Meet Lynn Lush, she’s the Indigenous Land Based Learning Navigator at TELUS World of Science – Edmonton and the author of this blog.
Lynn Lush (whose Indigenous name is Blue Thunderbird woman - ozhaawashko binesi ikwe) is originally from Manitoba. Lynn grew up in British Columbia with her adopted family. She is a survivor of the residential school system and the Sixties Scoop. At age 13, she started a journey to reclaim her traditional knowledge. She was taught by Elder Albert Lighting in Alberta, and several Elders from Manitoba, Nova Scotia, and British Columbia.
Lynn has lived in Edmonton for 10 years and is very active with Indigenous organizations. She enjoys teaching and sharing her knowledge with students and others curious about Indigenous culture. Lynn is an accomplished craftsperson and teaches how to make fish scale art, dreamcatchers, medicine pouches, ribbon skirts. She also holds traditional knowledge in healing medicines.
There are various kinds of Indigenous Elders:
In the Indigenous community, Elder’s are grandfathers, grandmothers, and wisdom keepers who are role models for our Culture and Language. An Elder is not only defined by age, they are recognized by earning the respect of their community. They have earned the title through a mixture of wisdom, harmony, and balance of their actions in their teachings.
Our Elders and Knowledge Keepers are the cultural advisors who teach in their community and provide support and leadership wherever needed.
Cultural Elders: Maintain knowledge and the practices of ceremonies, sweat lodge, traditional powwows, healing circles, pipe ceremonies, fasting and feast as well as seasonal ceremonies.
Spiritual Elders: Provide leadership and counselling to individuals and groups when looking for guidance, often lead traditional healing ceremonies and circles.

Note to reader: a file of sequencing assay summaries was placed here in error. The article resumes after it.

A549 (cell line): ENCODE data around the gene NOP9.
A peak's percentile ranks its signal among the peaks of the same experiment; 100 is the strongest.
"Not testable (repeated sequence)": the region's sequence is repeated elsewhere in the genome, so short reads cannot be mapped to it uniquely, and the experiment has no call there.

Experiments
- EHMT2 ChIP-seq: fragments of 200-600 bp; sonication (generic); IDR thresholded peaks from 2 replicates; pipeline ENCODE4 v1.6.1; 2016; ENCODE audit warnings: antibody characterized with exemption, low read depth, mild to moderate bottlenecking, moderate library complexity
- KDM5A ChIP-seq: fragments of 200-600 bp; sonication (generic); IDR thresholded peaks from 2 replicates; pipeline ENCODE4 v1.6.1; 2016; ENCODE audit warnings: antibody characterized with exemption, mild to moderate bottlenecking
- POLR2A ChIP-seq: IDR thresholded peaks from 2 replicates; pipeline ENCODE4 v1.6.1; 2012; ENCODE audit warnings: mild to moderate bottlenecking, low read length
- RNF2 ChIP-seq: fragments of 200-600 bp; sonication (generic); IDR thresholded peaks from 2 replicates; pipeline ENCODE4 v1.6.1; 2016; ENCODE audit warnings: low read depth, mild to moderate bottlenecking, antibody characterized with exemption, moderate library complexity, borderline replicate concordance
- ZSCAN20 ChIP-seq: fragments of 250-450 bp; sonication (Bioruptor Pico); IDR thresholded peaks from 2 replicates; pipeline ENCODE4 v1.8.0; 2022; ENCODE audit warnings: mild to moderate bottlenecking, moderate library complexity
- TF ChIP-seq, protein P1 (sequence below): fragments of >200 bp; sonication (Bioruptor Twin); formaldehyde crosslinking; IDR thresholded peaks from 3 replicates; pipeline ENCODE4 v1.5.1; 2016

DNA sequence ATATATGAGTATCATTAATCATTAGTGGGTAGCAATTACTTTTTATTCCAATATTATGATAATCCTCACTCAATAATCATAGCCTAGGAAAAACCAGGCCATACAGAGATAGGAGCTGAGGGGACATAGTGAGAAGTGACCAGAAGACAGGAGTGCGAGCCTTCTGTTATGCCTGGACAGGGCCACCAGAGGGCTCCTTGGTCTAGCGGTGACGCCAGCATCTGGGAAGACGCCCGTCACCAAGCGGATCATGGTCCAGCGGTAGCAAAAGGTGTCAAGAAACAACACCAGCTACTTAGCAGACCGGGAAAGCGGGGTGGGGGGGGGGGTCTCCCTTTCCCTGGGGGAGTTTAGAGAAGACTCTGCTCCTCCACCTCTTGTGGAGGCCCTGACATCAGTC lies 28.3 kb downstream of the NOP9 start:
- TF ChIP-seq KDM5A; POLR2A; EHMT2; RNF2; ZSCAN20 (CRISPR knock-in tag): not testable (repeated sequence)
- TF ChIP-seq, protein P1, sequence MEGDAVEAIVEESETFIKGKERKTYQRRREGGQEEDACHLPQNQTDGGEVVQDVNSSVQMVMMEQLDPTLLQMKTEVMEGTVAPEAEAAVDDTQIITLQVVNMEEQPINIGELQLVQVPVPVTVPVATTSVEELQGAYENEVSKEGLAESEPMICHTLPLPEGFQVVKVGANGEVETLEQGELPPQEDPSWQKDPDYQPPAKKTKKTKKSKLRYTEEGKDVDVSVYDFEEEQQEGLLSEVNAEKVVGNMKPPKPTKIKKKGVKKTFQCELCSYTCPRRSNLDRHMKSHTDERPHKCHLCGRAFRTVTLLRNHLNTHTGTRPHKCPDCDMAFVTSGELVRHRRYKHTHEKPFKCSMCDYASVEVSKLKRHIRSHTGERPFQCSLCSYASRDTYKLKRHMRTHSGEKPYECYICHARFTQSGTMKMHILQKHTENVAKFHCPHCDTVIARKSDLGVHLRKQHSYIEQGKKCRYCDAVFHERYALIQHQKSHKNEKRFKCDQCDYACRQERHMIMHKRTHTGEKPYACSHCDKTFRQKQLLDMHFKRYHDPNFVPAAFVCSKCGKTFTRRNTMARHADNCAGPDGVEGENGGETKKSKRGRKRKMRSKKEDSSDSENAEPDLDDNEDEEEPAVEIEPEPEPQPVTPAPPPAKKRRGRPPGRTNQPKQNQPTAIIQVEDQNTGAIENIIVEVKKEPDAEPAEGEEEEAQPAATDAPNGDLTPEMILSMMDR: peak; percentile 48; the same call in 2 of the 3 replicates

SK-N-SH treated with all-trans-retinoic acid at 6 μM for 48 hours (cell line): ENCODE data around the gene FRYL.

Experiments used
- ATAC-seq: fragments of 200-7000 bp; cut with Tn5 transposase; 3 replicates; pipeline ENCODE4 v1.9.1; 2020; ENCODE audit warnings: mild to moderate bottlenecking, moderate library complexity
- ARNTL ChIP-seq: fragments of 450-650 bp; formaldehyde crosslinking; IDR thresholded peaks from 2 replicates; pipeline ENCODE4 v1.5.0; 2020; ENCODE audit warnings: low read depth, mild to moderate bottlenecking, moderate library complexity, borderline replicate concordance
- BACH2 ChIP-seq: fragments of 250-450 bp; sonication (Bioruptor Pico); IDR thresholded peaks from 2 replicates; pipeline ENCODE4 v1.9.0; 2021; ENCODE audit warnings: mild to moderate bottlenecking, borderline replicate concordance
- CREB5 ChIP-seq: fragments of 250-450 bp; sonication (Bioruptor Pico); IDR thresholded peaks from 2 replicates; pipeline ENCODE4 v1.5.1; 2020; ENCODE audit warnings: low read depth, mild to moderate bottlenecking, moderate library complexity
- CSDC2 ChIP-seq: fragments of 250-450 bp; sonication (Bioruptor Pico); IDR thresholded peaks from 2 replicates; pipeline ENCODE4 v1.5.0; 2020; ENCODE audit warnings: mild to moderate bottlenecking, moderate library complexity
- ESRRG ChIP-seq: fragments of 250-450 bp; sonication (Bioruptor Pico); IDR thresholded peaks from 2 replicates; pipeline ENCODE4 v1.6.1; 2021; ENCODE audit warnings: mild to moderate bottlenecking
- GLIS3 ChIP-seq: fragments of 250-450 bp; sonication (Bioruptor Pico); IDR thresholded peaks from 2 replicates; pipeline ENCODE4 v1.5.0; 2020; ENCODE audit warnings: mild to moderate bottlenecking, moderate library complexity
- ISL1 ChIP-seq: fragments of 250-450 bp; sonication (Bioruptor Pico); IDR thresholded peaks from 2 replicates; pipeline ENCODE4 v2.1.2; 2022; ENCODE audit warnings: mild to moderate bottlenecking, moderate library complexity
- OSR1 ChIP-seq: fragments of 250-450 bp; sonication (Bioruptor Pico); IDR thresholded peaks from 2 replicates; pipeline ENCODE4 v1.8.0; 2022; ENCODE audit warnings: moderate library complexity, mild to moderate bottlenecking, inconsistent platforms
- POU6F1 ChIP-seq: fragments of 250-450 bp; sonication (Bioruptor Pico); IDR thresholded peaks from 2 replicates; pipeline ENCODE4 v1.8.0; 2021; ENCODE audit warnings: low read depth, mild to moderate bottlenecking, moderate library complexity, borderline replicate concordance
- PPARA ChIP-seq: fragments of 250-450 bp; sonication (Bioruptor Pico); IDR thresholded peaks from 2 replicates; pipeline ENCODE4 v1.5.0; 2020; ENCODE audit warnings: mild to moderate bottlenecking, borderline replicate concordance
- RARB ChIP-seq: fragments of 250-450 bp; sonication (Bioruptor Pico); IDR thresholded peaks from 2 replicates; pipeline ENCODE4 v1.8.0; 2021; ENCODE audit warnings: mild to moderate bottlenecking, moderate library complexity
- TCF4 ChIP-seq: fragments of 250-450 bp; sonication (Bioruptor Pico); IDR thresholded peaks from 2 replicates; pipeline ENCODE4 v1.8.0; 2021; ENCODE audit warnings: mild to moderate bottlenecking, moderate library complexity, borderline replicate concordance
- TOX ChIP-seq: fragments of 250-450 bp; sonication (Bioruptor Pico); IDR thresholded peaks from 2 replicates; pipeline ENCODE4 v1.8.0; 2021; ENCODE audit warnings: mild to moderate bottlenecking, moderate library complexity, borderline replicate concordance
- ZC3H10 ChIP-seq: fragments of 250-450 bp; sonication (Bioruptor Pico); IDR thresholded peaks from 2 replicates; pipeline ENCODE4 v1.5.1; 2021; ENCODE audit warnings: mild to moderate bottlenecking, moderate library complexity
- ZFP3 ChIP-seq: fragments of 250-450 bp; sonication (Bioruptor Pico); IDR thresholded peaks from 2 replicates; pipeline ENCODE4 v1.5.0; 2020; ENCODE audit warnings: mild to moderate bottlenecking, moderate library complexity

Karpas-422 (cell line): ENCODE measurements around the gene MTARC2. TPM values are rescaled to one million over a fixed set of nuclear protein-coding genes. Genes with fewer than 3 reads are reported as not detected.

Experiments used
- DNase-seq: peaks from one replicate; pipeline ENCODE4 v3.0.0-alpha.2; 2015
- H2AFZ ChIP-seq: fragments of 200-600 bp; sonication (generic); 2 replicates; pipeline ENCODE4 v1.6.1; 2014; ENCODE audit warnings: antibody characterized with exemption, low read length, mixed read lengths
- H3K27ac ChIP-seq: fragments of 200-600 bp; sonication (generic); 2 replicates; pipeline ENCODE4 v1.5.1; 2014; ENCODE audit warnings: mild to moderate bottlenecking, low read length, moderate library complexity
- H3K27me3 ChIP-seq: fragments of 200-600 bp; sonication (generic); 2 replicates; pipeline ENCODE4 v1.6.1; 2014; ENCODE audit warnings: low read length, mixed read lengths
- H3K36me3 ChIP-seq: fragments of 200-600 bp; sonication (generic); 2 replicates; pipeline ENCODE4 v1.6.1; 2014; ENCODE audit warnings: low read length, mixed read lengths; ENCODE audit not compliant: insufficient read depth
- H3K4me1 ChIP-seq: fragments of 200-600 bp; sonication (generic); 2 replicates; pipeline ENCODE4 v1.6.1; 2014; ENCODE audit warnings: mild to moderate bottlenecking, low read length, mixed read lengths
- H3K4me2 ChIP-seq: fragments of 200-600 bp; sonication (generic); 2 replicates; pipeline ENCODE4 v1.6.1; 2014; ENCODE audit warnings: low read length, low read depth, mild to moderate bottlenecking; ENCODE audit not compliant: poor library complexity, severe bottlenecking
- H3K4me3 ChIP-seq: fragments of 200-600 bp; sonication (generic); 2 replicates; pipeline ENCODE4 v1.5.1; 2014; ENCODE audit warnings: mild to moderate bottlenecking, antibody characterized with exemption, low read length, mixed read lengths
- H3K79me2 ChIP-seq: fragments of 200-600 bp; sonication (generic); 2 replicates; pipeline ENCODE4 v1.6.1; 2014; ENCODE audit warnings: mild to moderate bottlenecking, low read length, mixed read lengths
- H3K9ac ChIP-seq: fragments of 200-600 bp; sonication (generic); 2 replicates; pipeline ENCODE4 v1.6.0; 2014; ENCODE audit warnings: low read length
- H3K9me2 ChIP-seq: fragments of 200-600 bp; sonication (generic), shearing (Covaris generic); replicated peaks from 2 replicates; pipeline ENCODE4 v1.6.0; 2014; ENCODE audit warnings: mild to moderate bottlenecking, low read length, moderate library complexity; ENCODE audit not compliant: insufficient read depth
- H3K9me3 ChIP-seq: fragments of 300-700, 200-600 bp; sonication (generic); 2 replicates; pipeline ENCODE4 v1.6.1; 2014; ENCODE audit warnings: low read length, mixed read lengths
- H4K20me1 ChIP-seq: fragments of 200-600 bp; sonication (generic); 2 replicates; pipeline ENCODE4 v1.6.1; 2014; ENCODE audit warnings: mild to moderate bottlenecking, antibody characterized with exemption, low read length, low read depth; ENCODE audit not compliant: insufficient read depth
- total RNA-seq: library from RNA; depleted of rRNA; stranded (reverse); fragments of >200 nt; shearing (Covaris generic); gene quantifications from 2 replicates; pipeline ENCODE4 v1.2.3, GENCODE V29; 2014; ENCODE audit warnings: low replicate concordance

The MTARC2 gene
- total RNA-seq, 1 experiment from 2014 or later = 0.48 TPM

Traditional healers: Have the knowledge traditional medicines, including how and when to gather, store, prepare and distributions of the medicines along with Traditional holistic healing.
Ceremonial Elders: Hold the knowledge of the ceremony and related objects like the medicine bundles and bags, pipes for pipe ceremonies, sweat lodges, drum, rattles, whistle’s along with an eagle feather, tobacco, sage, cedar and sweetgrass.
Community Elders: Advocate for their communities by designing initiatives and programs that cover justice, governance, health, education, and careers.
Teaching Elders: Hold the oral traditions in culture and language and training for a wide audience, including cross cultural training.
Knowledge Keepers: Someone who has been taught by an Elder or a senior Knowledge Keeper within their community. This person holds traditional knowledge and teachings, they have been taught how to care for these teachings and when it is and is not appropriate to share.
September 30 is the National Day for Truth and Reconciliation.
From September 29 – October 3, 2021, the Science Centre will be hosting special guests and offering programming that focuses on Indigenous perspectives. Learn more and get involved.